As stated above, the landlord has the responsibility to provide quiet enjoyment to the tenant, and the tenant has the right to quiet enjoyment. This enjoyment includes the use of the premises without unreasonable interference from the landlord or third parties (Liuzzo and Bonnice, page 349). An example of this would be the case of Classens vs. Aiello in the state of Massachusetts. In this case the tenant, John Classens, claims that the landlord failed to provide him with his right to quiet enjoyment. In the case, the tenant claims that the landlord, who was responsible for paying the utility expenses at the property, intentionally set the heat at allow temperature during the cold winter months.
The tenant requested on several occasions that the heat be increased so that he and his family could more comfortable enjoy the property that they were renting. The landlord failed to act on these requests and the tenant pursued legal action. The courts agreed with the tenant that the heat was set at an unreasonably low temperature and thus the tenant and his family could not reasonably enjoy the premises they were paying for. The court ruled that the landlord failed provide the tenant quiet enjoyment and forced the landlord to pay the tenant’s legal fees and remedy the heating issue within seven days.
The tenant also has the right to take possession of the property on the date the two parties agree upon in the lease. If the two parties agree that the tenant will take possession on December 1, 2010, the tenant has the right to take possession that day, and the landlord a responsibility to insure the property is ready and available on that day. The tenant also has the right to maintain possession of the property for the duration of the lease.
Thirdly, the tenant has the right to transfer their interest in the property to a third party, so long as the landlord agrees to the transfer of the interests. This may allow a tenant to vacate the property if necessary. If a tenant must move to a different city with eight months remaining on the lease, transferring the rights of possession to a third party may be a good thing for both the tenant and the landlord. It allows the tenant to vacate the property without penalty, and it helps the landlord maintain an uninterrupted stream of income from the property.
The tenant has responsibilities as well. First off, the tenet has the duty to pay rent regardless of whether the landlord fulfilled his or her responsibilities. The tenant also has the duty preserve the premises. Basically, the tenant has a duty to return the property to the landlord in the same condition as it was when they took possession of the property. If the lease is a commercial lease, the tenant may have an obligation to operate a business on the premises that is being leased.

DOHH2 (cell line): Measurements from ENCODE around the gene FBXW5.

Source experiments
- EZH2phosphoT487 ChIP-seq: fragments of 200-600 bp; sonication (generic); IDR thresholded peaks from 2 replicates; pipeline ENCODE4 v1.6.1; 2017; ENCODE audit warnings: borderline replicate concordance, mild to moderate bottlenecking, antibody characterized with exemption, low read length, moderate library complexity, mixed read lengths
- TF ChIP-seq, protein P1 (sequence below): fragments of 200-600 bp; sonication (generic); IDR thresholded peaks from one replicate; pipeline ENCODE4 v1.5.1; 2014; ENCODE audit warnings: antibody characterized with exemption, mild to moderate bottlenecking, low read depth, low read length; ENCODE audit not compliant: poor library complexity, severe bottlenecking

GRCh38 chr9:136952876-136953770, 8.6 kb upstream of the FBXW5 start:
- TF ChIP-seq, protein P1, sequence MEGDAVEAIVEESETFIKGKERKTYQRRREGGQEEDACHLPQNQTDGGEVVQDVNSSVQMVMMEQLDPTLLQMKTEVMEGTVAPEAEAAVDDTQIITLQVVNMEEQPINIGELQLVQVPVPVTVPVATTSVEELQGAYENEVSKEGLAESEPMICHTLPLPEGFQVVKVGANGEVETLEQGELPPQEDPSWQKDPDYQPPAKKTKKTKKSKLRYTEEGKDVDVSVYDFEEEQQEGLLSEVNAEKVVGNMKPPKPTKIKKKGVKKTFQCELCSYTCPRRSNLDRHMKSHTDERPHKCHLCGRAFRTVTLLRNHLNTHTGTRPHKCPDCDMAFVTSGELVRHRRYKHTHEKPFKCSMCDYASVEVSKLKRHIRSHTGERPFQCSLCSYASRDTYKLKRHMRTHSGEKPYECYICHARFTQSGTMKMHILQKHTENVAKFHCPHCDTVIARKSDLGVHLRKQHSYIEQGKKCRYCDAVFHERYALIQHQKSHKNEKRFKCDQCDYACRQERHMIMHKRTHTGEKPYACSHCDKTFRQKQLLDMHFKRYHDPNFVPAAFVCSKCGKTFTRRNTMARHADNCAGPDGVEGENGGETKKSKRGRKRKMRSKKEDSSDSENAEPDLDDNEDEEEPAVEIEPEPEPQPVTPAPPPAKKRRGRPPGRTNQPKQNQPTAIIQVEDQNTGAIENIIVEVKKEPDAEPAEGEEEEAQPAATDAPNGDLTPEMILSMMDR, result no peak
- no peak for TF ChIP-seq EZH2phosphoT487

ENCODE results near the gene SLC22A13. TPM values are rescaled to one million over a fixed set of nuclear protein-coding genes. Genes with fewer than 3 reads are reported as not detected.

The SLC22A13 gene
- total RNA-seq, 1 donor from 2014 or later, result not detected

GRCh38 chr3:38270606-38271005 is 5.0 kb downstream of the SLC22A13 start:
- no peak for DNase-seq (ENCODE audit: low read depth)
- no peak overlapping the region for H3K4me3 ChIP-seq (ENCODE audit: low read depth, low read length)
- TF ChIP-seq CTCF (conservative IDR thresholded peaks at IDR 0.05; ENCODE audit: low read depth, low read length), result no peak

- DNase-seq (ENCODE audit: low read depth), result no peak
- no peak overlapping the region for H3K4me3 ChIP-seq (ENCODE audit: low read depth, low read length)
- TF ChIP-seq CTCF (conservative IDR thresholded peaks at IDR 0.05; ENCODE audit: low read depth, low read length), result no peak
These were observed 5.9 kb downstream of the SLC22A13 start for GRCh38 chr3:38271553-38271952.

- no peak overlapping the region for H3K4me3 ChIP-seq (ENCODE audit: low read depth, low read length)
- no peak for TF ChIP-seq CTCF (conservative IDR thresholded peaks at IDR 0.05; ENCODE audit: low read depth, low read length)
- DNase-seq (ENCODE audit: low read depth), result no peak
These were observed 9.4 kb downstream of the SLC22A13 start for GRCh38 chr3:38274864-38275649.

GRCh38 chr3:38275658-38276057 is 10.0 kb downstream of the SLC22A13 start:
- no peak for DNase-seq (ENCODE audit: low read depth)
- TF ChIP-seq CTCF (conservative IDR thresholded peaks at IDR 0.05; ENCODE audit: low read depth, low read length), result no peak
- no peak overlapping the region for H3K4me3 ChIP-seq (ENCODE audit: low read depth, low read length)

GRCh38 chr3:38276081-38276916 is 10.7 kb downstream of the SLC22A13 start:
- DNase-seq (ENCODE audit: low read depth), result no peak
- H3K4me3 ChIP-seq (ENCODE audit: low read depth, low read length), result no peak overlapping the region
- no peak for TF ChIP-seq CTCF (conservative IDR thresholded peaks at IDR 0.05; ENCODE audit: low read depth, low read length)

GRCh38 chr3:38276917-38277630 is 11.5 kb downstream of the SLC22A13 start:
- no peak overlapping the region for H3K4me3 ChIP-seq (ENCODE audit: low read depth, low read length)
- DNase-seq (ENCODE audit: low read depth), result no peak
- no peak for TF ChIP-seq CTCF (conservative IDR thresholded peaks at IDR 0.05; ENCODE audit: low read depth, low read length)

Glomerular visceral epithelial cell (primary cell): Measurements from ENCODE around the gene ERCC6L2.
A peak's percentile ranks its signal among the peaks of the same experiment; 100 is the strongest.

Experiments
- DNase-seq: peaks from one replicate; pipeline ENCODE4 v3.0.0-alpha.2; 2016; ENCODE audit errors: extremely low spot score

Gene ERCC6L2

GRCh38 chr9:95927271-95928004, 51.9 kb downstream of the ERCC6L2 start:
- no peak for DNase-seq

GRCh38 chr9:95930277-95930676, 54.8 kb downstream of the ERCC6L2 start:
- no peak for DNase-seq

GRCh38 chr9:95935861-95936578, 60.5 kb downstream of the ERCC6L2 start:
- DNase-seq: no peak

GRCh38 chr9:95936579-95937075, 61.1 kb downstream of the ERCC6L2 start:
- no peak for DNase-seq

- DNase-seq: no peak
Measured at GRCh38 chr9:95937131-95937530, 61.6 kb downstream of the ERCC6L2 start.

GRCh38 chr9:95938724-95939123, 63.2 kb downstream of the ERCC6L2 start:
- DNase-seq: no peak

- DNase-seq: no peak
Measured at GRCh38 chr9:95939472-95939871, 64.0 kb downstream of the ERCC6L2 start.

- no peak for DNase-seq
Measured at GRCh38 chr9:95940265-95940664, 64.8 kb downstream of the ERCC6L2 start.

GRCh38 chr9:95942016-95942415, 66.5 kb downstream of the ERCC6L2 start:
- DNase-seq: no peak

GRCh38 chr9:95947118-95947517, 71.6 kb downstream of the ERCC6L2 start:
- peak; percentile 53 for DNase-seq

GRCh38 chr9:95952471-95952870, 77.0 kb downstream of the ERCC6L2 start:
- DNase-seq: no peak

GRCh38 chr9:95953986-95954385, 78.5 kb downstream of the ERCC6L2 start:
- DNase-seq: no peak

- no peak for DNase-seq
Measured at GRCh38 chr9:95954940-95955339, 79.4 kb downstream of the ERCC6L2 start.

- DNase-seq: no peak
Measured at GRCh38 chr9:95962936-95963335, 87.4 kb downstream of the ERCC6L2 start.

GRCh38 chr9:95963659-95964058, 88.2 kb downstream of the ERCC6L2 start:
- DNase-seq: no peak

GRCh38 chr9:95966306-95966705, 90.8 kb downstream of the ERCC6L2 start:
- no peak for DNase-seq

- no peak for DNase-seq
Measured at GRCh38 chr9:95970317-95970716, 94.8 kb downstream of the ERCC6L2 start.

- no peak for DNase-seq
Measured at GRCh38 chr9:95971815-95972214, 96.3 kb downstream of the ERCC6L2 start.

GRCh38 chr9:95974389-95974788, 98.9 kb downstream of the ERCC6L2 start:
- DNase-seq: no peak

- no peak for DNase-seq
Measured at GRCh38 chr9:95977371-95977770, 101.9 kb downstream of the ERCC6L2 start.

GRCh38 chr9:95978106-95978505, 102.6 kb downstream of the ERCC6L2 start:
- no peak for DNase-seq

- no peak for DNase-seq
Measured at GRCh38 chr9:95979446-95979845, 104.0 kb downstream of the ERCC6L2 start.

Landlord – tenant laws provides protection for both the tenant and the landlord. If the tenant can no longer use the property with quiet enjoyment, or the property becomes uninhabitable, a constructive eviction results. When a tenant claims constructive eviction they can stop paying rent and abandon the premises. This recourse allows the tenant to leave the property without penalty if the landlord does not meet his responsibilities. If the landlord doe not provide a habitable property, or fails to repair damages that result in a poor condition for the tenant, the tenant can consider that the landlord is in breach of covenant (Uniform Residential Landlord and Tenant Act).
As stated above, landlords also have protections as dictated by the landlord-tenant laws. The landlord has the right to evict a tenant if the conditions of the lease are not upheld. As previously stated an eviction may be due to non-payment of rent or another lease violation. If the landlord evicts the tenant he has the right to regain possession of the property for his own use.
The landlord – tenant relationship can be mutually beneficial when both parties uphold the lease agreement. The tenant has the right to enjoy the property and the landlord has the right to collect rent for giving up his right to possess the property. On the other hand, if one or more of the parties fails to uphold their responsibilities the lease agreement can become a nightmare. The rights of each party can be put in jeopardy and the landlord – tenant relationship becomes damaged. This damage will likely lead to eviction, either the landlord evicting the tenant for non-payment, or the tenant claiming constructive eviction.
AZ Law Help. Landlord and Tenant Rights and Responsibilities. Retrieved Nov 8, 2010. http://www.azlawhelp.org/articles_info.cfm?mc=3&sc=24&articleid=46
2010 WL 4237307 (Tex.App – Amarillo)
Retrieved from Westlaw website on 11/22/2010.
Universal Residential Landlord and Tenant Act. National Conference of Commissioners of Uniform State Laws. Drafed August 11, 1972
78Mass.app.ct.1104, 2010 WL 4137451 (Mass.App.Ct)
Retrieved from Westlaw website on 11/22/2010.
University/College: University of Chicago
Type of paper: Thesis/Dissertation Chapter
Date: 17 November 2016